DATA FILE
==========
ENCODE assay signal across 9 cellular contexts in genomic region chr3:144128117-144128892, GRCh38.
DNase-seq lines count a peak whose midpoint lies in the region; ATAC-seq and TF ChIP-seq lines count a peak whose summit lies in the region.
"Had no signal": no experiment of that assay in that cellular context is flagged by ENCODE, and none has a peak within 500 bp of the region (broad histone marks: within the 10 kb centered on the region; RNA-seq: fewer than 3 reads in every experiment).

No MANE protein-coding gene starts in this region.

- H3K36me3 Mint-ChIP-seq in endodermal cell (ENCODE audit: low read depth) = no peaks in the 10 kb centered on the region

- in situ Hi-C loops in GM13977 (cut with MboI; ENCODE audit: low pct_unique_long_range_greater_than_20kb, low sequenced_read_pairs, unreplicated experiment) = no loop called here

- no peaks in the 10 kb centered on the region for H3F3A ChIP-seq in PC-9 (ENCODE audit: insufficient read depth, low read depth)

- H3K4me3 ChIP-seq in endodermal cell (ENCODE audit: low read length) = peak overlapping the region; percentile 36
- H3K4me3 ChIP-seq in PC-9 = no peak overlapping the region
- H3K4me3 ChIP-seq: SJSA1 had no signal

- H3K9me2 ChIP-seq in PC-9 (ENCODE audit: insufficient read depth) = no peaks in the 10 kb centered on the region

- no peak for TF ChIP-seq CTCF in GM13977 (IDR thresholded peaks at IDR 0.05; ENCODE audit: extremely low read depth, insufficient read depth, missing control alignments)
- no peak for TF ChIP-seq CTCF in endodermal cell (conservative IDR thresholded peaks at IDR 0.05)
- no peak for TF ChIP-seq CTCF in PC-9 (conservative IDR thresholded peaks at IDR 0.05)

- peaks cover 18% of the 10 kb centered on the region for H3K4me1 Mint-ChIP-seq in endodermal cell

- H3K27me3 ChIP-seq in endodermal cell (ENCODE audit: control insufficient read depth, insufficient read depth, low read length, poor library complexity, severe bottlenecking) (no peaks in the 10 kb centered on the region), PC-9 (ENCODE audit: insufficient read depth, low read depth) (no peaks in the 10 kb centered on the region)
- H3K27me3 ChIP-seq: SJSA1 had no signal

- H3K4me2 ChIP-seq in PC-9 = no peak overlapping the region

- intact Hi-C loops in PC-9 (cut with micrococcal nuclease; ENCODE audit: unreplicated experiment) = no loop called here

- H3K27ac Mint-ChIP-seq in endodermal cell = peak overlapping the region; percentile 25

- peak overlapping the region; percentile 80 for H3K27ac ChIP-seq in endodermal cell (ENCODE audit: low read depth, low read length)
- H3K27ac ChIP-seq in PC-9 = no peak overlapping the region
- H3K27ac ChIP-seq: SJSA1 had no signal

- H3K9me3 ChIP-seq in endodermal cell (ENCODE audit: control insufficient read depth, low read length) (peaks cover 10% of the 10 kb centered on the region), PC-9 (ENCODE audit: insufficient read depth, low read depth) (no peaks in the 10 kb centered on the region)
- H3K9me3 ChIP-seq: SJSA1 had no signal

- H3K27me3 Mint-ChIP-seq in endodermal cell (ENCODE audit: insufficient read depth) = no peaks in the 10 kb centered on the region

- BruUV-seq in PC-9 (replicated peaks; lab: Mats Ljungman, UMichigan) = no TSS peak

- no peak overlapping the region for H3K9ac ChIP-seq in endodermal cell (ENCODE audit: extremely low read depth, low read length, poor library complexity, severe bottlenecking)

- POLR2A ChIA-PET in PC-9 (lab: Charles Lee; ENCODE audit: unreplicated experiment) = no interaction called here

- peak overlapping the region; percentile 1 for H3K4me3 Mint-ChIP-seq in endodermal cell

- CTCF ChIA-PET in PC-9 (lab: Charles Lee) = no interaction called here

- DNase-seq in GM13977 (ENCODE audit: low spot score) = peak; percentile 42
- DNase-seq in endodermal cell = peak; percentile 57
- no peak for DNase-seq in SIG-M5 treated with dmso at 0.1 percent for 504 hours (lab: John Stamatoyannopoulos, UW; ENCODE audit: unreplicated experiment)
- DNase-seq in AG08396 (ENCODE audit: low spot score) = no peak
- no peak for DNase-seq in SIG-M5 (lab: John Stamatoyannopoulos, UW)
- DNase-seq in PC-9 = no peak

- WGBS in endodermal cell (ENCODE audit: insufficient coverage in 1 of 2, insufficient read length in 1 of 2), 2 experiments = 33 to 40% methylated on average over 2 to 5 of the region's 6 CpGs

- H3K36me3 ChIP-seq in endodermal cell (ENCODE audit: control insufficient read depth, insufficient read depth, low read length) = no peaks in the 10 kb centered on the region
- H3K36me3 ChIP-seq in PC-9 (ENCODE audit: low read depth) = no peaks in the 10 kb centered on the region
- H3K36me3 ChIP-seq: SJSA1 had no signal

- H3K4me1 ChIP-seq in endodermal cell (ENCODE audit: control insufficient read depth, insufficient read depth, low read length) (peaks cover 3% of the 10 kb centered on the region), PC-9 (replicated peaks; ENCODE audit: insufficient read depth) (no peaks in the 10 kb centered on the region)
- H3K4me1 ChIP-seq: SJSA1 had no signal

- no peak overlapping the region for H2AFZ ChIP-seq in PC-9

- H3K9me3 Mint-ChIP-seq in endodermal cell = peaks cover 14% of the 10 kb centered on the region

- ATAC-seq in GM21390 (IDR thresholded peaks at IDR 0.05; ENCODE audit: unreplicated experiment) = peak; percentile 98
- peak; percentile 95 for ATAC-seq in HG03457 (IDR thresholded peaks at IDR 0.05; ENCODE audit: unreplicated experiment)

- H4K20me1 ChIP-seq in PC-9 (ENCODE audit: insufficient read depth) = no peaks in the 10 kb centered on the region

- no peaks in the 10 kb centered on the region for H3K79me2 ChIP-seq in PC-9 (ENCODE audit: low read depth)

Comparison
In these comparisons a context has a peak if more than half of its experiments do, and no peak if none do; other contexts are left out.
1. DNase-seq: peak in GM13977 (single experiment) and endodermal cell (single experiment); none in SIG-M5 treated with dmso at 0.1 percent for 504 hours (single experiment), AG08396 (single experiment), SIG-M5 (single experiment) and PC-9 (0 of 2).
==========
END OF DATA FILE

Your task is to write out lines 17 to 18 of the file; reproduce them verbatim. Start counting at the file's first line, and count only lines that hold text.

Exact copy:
- H3K27me3 ChIP-seq: SJSA1 had no signal

- H3K4me2 ChIP-seq in PC-9 = no peak overlapping the region